WASHINGTON - The Democratic-run Senate Banking Committee has approved President Barack Obama's choice to head the new Consumer Financial Protection Bureau, but solid opposition by Republicans signals that the nomination will face problems in the full Senate.
By a 12-10 party-line vote Thursday, the committee backed Obama's selection of 52-year-old Richard Cordray, the former Ohio attorney general, to direct the agency.
The new bureau, a cornerstone of last year's law overhauling Wall Street regulations, is supposed to protect consumers who borrow money or use other financial transactions.
Republicans say the agency has too much unfettered power, and 44 GOP senators have promised to block any nominee to head the bureau unless changes are made, such as giving Congress control of its budget. It takes 41 Senate votes to derail a nomination.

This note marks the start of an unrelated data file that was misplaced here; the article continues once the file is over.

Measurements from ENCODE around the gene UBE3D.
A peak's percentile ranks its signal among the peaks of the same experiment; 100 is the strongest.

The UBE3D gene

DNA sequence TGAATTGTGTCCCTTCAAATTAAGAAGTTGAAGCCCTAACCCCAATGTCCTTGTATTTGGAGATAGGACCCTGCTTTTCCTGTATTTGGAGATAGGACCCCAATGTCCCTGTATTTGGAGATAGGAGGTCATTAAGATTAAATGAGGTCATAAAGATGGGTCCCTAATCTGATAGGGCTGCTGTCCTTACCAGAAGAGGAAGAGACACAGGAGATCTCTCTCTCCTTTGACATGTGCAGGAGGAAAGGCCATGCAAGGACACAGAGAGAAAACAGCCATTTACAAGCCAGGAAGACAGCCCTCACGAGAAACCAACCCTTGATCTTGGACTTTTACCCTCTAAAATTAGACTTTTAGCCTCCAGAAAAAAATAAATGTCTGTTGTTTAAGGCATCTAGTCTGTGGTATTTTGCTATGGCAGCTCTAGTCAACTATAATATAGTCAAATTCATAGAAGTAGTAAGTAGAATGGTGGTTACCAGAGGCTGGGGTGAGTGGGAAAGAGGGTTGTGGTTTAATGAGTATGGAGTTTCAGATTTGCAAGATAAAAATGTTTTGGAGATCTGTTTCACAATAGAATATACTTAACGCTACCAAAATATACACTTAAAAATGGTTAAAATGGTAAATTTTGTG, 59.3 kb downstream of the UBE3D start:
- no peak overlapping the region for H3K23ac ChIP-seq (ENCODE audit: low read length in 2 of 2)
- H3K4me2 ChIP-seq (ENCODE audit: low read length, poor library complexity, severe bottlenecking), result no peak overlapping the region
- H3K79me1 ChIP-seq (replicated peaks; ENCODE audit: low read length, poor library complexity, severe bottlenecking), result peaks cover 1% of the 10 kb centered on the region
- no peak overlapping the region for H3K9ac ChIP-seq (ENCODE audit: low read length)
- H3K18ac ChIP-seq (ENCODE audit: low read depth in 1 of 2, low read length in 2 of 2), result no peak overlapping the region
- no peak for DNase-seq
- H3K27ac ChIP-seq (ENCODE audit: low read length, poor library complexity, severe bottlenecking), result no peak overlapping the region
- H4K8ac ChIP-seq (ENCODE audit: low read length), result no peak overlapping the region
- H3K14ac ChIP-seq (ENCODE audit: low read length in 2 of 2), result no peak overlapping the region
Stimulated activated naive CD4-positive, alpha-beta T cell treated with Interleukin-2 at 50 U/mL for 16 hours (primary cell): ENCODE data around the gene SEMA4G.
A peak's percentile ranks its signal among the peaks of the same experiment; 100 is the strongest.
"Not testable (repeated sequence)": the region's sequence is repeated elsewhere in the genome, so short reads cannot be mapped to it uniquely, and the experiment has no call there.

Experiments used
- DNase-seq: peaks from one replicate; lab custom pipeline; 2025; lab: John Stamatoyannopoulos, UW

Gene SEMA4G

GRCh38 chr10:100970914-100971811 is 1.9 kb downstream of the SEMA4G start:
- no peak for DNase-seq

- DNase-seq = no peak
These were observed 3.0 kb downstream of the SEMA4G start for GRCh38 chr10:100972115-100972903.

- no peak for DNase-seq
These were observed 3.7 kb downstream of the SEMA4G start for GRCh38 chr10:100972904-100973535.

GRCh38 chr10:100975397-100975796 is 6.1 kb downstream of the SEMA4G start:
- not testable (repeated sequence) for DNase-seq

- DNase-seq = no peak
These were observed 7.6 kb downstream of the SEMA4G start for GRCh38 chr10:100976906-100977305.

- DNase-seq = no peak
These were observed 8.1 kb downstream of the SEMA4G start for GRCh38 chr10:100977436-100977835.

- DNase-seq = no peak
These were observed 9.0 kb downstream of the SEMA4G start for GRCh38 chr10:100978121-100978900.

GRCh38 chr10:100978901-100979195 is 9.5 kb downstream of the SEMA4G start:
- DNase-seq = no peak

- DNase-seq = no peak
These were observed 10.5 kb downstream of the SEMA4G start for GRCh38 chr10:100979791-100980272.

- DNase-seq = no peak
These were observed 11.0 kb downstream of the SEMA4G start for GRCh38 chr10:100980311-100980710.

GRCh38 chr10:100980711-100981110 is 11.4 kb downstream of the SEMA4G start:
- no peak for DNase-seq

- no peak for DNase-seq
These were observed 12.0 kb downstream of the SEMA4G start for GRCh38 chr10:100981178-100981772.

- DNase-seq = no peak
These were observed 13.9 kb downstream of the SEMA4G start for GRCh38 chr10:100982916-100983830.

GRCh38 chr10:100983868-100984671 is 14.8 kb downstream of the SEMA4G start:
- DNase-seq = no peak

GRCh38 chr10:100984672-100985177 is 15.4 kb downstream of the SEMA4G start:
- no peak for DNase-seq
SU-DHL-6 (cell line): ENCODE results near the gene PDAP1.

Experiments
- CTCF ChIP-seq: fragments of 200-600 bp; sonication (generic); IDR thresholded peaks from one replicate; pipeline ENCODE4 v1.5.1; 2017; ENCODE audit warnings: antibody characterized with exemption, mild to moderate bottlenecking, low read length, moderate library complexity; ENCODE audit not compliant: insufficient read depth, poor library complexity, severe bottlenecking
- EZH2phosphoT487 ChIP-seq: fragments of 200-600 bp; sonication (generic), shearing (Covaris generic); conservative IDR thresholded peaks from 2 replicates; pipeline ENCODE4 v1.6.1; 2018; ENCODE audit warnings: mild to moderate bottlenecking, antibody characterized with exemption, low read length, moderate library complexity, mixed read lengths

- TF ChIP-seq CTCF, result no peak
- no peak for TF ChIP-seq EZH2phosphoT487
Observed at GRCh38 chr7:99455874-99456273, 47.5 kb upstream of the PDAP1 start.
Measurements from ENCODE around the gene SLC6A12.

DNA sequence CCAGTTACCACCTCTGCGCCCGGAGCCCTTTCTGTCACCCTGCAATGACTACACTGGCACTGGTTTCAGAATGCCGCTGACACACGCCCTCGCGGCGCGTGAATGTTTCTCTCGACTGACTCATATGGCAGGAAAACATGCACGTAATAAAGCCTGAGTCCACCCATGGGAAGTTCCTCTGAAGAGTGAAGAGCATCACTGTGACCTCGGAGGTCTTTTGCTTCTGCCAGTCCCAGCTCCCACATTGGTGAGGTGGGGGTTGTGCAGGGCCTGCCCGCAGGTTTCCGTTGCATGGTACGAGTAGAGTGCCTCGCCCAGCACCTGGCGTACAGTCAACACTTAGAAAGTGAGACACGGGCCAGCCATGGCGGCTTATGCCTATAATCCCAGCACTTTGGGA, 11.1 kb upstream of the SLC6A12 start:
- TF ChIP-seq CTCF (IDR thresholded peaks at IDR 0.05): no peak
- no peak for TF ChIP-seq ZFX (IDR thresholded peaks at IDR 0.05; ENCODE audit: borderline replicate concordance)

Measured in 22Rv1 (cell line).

Senate Banking Committee Chairman Tim Johnson (D-SD) released this statement:
"Today’s Banking Committee vote on Richard Cordray is an important step forward for American consumers. The Consumer Financial Protection Bureau needs a director, and Mr. Cordray has proven he is qualified for the job. He should be confirmed by the full Senate as soon as possible.
"Unfortunately Senate Republicans are blocking his confirmation, and in doing so they are blocking vital new protections for consumers, and putting community banks and credit unions at a disadvantage to their less-regulated competitors."
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